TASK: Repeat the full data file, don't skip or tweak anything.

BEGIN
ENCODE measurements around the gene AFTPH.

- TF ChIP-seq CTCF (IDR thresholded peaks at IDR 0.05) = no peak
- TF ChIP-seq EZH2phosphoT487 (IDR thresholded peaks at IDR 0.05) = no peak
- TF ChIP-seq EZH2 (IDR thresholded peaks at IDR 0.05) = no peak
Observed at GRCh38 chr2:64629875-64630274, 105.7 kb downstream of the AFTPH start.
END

ENCODE measurements around the gene AFTPH.

- TF ChIP-seq CTCF (IDR thresholded peaks at IDR 0.05) = no peak
- TF ChIP-seq EZH2phosphoT487 (IDR thresholded peaks at IDR 0.05) = no peak
- TF ChIP-seq EZH2 (IDR thresholded peaks at IDR 0.05) = no peak
Observed at GRCh38 chr2:64629875-64630274, 105.7 kb downstream of the AFTPH start.